In the build up to this issue the leader of the Whisperers, Alpha, has allowed her daughter to return back to Rick’s care as long as Rick and his people stay on their territory. The way that territory has been marked out is with a line of severed heads of Rick and his friends’s loved ones left by Alpha.After several issues of talking (something the comic tends to do when building up to something big happening) among the characters, including Rick listening to Negan’s advice (Negan is Rick’s prisoner. Long story, buy the trades) he’s settled on the choice of building an army to fight and wipe out The Whisperers.

And that’s roughly where this issue starts…


After telling Eugene of his plan Rick is mugged by two of his people frustrated with Rick’s supposed inaction at the deaths of their fellow survivors.


Rick manages to see one of his attackers who were supposedly trying to scare Rick into action, but one decides that now Rick’s seen them that they have to murder Rick, but the other attacker isn’t having that and tries to stop the assault before Rick defends himself in an astonishingly brutal way that’s shocking even for a comic that’s dealt in shocking over it’s previous 149 issues.

As this is going on Andrea (who is now Rick’s wife) checks in on Carl to see if he’s OK, and he’s doing just fine….


As for Rick, he’s discovered in a bloody mess by Maggie, and is taken to the infirmary to be fixed up, though he makes clear the other attacker needs to be found and dispatches Michonne to hunt him down. In the meantime while he’s still in a bloodied state he speaks to his people to remind them that they cannot return to the old days of survival of the fittest and to keep them on the path he’s guided them on.


After telling his people about the plans to form an army, Michonne returns with the second attacker who thinks that Rick’s going to execute him in front of everyone, but he doesn’t. He spares his life and rallies his people against The Whisperers.


At the end of this issue Rick is renewed as leader with his people falling back into line behind him as the mission to build an army begins but in this world nothing is easy, so I imagine something will go wrong because that’s how The Walking Dead works.

As for this issue it’s an issue for regular readers only because it’s continuing so many ongoing plot threads that if you’re going into this fresh then you’ll be totally lost, For those of us up to speed it’s an issue that does close a few flailing threads not to mention has the character of Rick Grimes return back to the brutal survivor he is which is fine as the story needs drama but I can’t help think that perhaps it’s time to start telling the story through another set of eyes, though I don’t think Image or Kirkman is willing to kill off their central character. It would however end the need for Rick to be able to essentially do anything. It’d also make it that anyone can die, even the lead character.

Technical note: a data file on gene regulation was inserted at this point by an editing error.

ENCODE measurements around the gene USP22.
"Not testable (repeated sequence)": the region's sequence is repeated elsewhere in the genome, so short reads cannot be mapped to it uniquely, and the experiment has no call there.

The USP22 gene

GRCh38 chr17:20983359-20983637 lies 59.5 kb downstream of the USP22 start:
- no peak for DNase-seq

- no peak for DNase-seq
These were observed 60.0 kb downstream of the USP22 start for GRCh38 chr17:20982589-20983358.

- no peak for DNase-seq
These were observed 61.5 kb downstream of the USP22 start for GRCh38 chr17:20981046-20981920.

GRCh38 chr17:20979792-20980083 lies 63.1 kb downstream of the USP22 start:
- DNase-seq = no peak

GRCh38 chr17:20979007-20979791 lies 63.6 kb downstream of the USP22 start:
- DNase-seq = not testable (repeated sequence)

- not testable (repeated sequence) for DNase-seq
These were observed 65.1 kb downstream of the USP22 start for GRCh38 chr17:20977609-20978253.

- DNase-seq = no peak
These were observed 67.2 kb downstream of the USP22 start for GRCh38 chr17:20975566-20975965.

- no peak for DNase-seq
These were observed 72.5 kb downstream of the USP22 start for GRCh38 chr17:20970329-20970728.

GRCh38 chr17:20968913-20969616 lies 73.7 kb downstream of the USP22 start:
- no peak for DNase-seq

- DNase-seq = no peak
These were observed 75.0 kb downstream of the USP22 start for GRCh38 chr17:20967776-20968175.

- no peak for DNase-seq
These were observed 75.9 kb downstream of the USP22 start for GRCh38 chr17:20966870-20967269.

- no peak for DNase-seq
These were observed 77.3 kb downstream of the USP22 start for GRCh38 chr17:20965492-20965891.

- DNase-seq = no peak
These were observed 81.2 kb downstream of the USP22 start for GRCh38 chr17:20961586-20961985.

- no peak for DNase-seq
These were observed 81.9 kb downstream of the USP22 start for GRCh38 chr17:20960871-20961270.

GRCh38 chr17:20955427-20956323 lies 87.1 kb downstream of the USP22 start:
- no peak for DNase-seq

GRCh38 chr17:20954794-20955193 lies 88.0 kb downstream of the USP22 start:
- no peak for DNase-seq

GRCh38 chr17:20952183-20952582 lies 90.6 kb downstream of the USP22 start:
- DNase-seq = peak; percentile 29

This is a fine issue though. Charlie Adlard does another sterling job and Kirkman turns out a script that hits all the beats perfectly. It’s a fine anniversary issue that helps set up the next stretch of story. In terms of individual great comics this doesn’t get on the list, but a s a chapter in a much larger story it’s important but missing something in terms of impact.

Next issue sees army training start so that’ll go as well as can be expected in the world of The Walking Dead..

What I thought of Paper Girls #4

Thoughts about #1#2 and #3.


As this issue starts with yet another set of questions being laid out in front of us, it’s worth noting that Brian K. Vaughn’s increasingly splendid thriller/SF tale is like one of those Russian dolls that seem to go on and on, but here Vaughan creates a mystery, not to mention he has our strange armoured protagonists speak a strange yet familiar language.


As for Mac and the others they find out part of the truth about the mysterious men promising to help to heal Erin of her gunshot wound.


Before they can help save Erin, we find out what an Editrix is and how dangerous whatever it is actually is, though thanks to some bravery from the girls they manage to hurt it.


Do the girls escape to save their friend? That’s for you to find out but as this progresses I’m being pulled more and more into this story and yes, the lead characters are still a bit flat, but they’re starting to develop a little bit more this issue into fuller characters but it’s the developing SF storyline that’s driving this comic. It’s drawing from a number of influences (I especially like the Moebius ones) but it’s trying to be its own thing which is great. As usual next issue I’m sure will create more new questions for us…..

What I thought of The Wicked and the Divine #17

Thoughts about #1#2#3#4#5#6#7 ,#8#9#10#11#12#13#14#15 and #16.


The final issue of this arc featuring guest artists focusing on one member of the Pantheon is upon us and this issue deals with Sakhmet, a character that’s not been too prominent so far in this splendid series. Though like a cat, her main abilities seem to be sleeping and fucking.


Sakhmet is a pretty, vain, arrogant girl suffering from punishing self-confidence so again, very much like a cat. She’s also able to land like a cat in her travels across London…


So far so fine. It’s another nice character piece of one of the Pantheon, and like many of the others it’s another spoilt brat. Then Gillen turns everything on it’s head as he reveals the true nature of Sakhmet and it’s pretty shocking as she’s not just a spoilt brat, but a real monster.


And the issue ends on a cliffhanger before the letter page announces there’s no more Wicked and the Divine til the spring, not to mention that this was the last character driven issue. Upon it’s return things ramp up a notch which I can’t wait for for as good as these issues have been it’s felt to me like a holding pattern in terms of plot.